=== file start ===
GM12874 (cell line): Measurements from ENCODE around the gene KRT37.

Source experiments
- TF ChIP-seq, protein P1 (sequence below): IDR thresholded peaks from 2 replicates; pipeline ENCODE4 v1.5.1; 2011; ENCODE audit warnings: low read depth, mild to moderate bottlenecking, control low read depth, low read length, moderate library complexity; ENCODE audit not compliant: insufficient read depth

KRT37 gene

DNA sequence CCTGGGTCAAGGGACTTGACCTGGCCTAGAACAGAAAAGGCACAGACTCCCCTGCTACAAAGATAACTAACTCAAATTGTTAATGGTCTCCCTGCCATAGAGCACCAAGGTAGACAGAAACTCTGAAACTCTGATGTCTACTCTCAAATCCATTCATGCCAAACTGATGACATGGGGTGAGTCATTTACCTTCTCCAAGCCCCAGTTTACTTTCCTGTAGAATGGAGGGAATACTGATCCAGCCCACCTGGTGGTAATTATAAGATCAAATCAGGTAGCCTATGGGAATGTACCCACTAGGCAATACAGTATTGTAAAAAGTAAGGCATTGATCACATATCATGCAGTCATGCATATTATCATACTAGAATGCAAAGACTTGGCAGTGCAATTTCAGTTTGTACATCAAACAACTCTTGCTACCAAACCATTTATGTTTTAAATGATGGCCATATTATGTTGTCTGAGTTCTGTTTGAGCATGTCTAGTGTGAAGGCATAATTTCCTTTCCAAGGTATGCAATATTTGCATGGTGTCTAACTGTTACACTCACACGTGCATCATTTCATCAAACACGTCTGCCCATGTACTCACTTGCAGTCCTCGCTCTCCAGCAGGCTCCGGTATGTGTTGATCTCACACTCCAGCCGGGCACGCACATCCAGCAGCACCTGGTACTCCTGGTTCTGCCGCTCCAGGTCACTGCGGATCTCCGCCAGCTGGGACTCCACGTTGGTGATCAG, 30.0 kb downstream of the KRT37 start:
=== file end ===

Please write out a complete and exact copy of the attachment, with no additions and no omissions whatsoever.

GM12874 (cell line): Measurements from ENCODE around the gene KRT37.

Source experiments
- TF ChIP-seq, protein P1 (sequence below): IDR thresholded peaks from 2 replicates; pipeline ENCODE4 v1.5.1; 2011; ENCODE audit warnings: low read depth, mild to moderate bottlenecking, control low read depth, low read length, moderate library complexity; ENCODE audit not compliant: insufficient read depth

KRT37 gene

DNA sequence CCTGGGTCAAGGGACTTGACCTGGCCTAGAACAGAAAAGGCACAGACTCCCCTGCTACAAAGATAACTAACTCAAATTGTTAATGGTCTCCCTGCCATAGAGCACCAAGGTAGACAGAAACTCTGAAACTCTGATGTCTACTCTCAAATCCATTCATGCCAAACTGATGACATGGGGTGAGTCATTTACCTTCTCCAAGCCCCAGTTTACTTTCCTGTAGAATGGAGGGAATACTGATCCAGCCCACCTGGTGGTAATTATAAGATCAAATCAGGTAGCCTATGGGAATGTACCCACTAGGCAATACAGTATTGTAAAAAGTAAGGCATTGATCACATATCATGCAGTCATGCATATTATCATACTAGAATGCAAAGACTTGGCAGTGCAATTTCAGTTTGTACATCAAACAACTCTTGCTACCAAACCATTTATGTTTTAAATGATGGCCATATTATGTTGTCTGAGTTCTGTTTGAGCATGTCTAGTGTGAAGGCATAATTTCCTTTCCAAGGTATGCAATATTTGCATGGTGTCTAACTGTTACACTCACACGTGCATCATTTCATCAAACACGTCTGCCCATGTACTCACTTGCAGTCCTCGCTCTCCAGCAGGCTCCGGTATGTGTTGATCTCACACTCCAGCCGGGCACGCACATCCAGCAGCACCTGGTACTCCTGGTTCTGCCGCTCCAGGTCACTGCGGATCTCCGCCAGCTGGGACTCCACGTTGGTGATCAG, 30.0 kb downstream of the KRT37 start: